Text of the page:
3rd Generation Xeon Scalable Big UPI Link Update
The UPI change is perhaps the other big feature with this generation. One gets 6x UPI links. These links still operate at 10.4GT/s which makes sense if one thinks of this as a Cascade Lake refinement. With Ice Lake and PCIe Gen4 companies will have to do a lot of signaling work in and out of sockets and enhance motherboard PCB quality so that is a more logical time to move to 11.2GT/s UPI.
To understand why six UPI links are important, we can go back to the original Skylake multi-socket topology diagram from our 2017 Intel Xeon Scalable Processor Family Platform Level Overview.
As you can see, in a 4-socket 3x UPI server, each CPU uses one of its three UPI links to communicate with each of the other three CPUs in a server. Conversely, in a 2-socket configuration, either two or three UPI links are available between sockets. The Cascade Lake “Refresh” SKUs had only two UPI links, as did the original Xeon Gold 5100/ 5200 series for example. With a 6x UPI configuration, one can have three pairs of UPI links meaning each CPU can use two UPI links to communicate with every other CPU. That is the magic of Cooper Lake 4-socket. Whether you are using a Cascade Refresh CPU or a 4-socket Cooper Lake CPU, you get two socket-to-socket UPI links. Of course, one can use non-refresh SKUs in 3x UPI dual-socket configurations and get more bandwidth, but that is more of a niche case these days.
8-socket configurations are available, with Cooper, but many fewer vendors will support those. For example, Lenovo is not announcing an 8-socket platform even though it has an 8-socket Cascade Lake platform. That is partly due to customer refresh cycles.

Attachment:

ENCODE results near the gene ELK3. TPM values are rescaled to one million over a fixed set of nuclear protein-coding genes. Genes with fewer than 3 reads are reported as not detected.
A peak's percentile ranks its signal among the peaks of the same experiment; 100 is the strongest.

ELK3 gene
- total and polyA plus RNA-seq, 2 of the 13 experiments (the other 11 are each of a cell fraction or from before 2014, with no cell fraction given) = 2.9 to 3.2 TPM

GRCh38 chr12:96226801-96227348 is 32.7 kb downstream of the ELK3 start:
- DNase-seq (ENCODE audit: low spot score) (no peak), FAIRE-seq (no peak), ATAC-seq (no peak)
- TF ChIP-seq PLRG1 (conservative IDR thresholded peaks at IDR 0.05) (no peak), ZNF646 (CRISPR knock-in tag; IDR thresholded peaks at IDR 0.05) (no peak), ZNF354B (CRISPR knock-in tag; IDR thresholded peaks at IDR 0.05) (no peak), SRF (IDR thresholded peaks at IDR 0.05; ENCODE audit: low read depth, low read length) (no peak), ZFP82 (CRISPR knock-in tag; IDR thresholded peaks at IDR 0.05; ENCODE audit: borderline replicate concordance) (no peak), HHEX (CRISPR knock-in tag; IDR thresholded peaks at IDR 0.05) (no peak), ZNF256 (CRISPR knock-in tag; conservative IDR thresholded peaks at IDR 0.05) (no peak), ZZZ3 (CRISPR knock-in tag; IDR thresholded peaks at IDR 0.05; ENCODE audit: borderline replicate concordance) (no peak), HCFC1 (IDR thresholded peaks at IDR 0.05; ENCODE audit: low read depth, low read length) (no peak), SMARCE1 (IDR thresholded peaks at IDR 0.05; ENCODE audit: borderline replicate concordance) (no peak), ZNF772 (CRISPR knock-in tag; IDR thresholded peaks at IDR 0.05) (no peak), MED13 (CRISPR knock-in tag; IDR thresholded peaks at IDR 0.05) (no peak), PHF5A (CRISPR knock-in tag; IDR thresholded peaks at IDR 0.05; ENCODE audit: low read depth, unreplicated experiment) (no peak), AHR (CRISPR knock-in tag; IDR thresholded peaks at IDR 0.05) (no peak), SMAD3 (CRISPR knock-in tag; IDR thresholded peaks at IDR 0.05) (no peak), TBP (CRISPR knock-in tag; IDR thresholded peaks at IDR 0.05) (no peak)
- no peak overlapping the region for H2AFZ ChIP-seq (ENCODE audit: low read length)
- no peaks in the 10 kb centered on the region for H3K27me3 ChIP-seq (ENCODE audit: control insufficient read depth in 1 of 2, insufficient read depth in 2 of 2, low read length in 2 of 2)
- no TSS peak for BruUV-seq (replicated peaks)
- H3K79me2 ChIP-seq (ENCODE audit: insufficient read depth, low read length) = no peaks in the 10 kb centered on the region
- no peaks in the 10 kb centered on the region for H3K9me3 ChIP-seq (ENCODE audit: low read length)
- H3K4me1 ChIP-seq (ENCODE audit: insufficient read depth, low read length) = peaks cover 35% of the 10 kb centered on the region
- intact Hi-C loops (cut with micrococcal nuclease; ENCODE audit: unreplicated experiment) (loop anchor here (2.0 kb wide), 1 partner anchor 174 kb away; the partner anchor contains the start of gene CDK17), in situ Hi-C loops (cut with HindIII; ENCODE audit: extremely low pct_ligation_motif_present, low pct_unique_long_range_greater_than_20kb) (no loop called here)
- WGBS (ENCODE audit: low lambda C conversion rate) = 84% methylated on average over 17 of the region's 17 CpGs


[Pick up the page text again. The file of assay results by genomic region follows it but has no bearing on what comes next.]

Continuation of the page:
3rd Generation Xeon Scalable Memory Update
Perhaps the third big prong of the Cooper Lake change is the memory update. There are both speed changes as well as updated DCPMM support. It will also mark the end of an era on the memory side with a bridge to the future.
The first big change on the memory side is that we get some DDR4-3200 support. That DDR4-2933 support is not on all SKUs, just the Platinum parts. A cynic could say that it is only reserved for the high-end SKUs on the highest end parts so that Intel could claim DIMM speed parity with AMD and a slew of Arm vendors. In 2020, the fact is that DDR4-3200 is already a fairly mature technology, but Intel was planning for DDR4-3200 in Whitley which is being released later than anticipated. From what we understand, just getting DDR4-3200 support at all is something that the Intel engineering teams had to push to be able to get out of the current memory controllers. For standard RDIMMs it is 1DPC (DIMM per channel) support but if using LRDIMMs or 3DS memory we expect this to work in 2DPC mode. Remember, Intel Xeon memory controllers have an additional task, they need to support Optane DCPMM as well so Intel engineers have additional complexity.
On the Optane DCPMM support, we get Intel Optane DC Persistent Memory 200 Modules in 128GB, 256GB, and 512GB capacities again. These are now called the “Data Center Intel Optane Persistent Memory 200 series”, “Intel Optane PMem 200 series.” Given that, it seems like the Optane DCPMM first-generation will be the Optane PMem 100 series. The new modules were codenamed “Barlow Pass.”